Police unveil new ways of tracking children involved in county lines drug gangs
PUBLISHED: 07:00 08 February 2019
Police in Bexley are employing tactics used on football hooligans to crack down on a growing number of “county line” drug gangs exploiting young vulnerable people into running drugs into rural parts of the UK from the capital.
County lines are criminal networks using children to funnel narcotics and money from cities to towns and rural areas.
An early warning sign for these gangs are older children and teenagers going missing from education or care, often having been recruited or blackmailed into running goods across borough boundaries or to areas outside the M25.
Data shows that of the 25 individuals accepted onto Bexley’s serious violence prevention panel between April 2018 and January, five are now known to have been involved in county lines drug supply.
Det Supt Andrew Furphy, of the Bexley, Greenwich and Lewisham Borough Command Unit, told a Bexley Council meeting on Tuesday night (February 5) that the problem was worsening.
He said: “When I first went to Lewisham in 2015 it was a phenomenon I hadn’t experienced before.
“It was an existing issue that is escalating very quickly.”
Police recently developed a county lines tracker for Bexley, following the rollout in Lewisham.
“The tracker is a pilot we engaged to gauge county lines that has now spread to Bexley as a part of the Borough Command Unit.
“The tracker doesn’t rely on police data – you need to look at soft intel from partnerships,” the police officer said.
“Being ‘missing’ is always the first thing to always come up, whether that’s missing from education, from care or from home.”
There are 520 people on the tracker, with a footprint in 22 different counties across the UK.
The Met representative said: “Bexley is disproportionately represented, it is low on numbers, but it is increasing – mainly in the north of the borough. There are 23 of them in Bexley.”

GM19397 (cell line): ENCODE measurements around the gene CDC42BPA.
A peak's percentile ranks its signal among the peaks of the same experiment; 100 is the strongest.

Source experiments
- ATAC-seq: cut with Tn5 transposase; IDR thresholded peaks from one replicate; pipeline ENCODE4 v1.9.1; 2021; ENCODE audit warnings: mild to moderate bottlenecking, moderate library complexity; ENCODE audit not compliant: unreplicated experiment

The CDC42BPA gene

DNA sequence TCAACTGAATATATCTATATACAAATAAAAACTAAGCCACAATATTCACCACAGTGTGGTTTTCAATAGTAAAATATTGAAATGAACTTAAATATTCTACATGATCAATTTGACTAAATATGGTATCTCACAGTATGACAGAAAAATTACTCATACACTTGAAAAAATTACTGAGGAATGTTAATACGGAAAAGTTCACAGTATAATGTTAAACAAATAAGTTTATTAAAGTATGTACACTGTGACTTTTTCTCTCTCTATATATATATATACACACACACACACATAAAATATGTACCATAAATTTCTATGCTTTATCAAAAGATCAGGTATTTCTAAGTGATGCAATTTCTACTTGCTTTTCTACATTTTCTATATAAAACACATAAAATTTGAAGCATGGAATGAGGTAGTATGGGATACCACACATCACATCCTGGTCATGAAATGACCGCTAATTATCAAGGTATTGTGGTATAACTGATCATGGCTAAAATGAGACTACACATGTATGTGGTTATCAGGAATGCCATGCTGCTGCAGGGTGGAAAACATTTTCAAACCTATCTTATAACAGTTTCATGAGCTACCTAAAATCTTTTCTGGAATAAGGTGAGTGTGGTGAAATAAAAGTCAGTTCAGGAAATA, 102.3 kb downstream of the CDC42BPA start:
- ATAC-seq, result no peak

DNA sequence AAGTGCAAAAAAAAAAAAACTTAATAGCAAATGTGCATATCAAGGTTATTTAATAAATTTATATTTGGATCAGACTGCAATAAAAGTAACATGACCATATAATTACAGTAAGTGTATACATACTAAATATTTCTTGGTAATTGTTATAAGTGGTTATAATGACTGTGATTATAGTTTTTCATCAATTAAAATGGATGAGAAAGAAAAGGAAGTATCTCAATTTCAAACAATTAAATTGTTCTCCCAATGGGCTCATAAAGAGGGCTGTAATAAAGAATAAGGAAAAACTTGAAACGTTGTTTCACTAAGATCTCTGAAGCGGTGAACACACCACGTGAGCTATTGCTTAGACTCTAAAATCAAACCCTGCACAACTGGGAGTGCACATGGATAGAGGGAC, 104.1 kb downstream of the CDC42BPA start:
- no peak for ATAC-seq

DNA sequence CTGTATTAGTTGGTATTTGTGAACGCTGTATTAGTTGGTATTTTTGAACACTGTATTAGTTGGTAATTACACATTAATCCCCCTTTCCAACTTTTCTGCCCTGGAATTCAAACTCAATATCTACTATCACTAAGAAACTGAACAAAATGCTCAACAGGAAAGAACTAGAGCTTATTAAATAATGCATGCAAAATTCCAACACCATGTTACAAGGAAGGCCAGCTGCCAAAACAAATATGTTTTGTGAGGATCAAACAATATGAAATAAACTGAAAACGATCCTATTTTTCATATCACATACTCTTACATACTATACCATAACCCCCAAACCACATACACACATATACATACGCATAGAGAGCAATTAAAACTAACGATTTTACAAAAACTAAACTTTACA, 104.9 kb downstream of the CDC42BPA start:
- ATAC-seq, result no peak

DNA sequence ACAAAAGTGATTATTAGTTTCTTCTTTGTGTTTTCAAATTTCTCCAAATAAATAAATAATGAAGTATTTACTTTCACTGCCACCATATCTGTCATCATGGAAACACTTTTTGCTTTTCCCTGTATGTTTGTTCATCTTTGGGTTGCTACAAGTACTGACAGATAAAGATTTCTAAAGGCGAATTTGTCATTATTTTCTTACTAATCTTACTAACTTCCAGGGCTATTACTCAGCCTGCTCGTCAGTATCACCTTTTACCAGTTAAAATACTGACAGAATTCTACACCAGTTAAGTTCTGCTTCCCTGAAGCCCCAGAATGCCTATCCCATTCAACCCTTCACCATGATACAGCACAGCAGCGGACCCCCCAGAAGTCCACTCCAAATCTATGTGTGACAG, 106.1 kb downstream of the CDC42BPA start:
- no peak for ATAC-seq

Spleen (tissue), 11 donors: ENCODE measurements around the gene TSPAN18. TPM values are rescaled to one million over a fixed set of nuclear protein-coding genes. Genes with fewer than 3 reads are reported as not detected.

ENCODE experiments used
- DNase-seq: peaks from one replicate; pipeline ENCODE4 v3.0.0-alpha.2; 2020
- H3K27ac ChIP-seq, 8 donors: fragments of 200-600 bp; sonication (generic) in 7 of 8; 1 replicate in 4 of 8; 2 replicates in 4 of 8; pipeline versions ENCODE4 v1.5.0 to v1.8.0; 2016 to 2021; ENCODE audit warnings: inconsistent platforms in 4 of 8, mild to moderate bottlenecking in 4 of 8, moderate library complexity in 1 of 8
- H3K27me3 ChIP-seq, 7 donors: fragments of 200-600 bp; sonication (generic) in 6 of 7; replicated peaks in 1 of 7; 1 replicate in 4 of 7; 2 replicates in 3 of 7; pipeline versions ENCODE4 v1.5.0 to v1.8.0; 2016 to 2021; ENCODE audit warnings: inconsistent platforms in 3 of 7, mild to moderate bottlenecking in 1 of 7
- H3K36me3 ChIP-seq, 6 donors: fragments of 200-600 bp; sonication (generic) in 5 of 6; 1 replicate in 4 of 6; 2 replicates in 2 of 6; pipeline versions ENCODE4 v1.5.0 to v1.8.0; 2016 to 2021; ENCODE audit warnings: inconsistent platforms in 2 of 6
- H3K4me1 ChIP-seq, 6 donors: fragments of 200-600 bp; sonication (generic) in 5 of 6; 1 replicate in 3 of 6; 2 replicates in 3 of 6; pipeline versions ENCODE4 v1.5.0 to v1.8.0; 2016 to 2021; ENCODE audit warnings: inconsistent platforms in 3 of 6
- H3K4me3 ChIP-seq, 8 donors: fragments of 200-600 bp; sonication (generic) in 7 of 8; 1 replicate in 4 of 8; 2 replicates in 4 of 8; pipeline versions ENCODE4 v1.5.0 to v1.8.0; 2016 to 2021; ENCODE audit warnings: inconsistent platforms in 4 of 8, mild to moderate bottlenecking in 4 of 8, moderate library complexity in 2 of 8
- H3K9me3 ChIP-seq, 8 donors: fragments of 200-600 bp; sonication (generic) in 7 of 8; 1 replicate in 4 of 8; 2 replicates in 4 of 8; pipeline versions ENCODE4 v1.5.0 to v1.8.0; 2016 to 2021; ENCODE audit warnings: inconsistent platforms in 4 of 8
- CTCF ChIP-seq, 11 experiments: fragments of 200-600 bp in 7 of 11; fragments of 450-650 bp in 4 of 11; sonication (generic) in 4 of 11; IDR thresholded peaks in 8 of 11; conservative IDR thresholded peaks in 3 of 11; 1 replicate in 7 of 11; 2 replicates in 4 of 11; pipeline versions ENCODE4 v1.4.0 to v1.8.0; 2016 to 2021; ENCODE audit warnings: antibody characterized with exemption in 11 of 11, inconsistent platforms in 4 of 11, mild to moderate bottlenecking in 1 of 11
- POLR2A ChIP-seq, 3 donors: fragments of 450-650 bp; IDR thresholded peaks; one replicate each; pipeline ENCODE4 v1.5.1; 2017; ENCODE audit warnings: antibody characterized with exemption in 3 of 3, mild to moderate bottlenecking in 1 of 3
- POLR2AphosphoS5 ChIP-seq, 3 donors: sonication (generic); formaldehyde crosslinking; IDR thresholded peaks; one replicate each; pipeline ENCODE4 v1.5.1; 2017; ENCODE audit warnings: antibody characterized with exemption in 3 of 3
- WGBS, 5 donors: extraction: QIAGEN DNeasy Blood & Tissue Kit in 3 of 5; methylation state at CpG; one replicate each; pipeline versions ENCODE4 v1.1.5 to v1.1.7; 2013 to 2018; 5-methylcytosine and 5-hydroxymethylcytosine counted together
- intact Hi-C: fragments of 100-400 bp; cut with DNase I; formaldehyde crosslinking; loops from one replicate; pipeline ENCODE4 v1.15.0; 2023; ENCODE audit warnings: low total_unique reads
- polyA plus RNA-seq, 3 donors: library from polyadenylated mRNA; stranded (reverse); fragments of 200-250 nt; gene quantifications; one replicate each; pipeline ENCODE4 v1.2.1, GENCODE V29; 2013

Councillors were told last night that police have been using punishments similar to those inflicted on football hooligans to stop drug networks running goods and money outside the M25.
“To stop them going missing, we put the exploiters in prison.
“We use covert tactics to make sure they go to prison for a long time, reducing the harmful influence of exploiters,” Det Supt Furphy said.
“Once people do become involved in county lines and it goes down the line to them being convicted, we use criminal behaviour orders.
“We are trying to learn the lessons from football hooliganism, trying to restrict movement. We are achieving a high number of CBOs that stop them going outside the M25 – that makes them a less attractive prospect.”
Tuesday night’s panel was told that the controversial merger of Lewisham, Greenwich and Bexley police to form one borough command unit has improved policing criminal networks.
The shift, which initially concerned local officials, has allowed information to be better shared between councils and cops in the three boroughs, the meeting was told.
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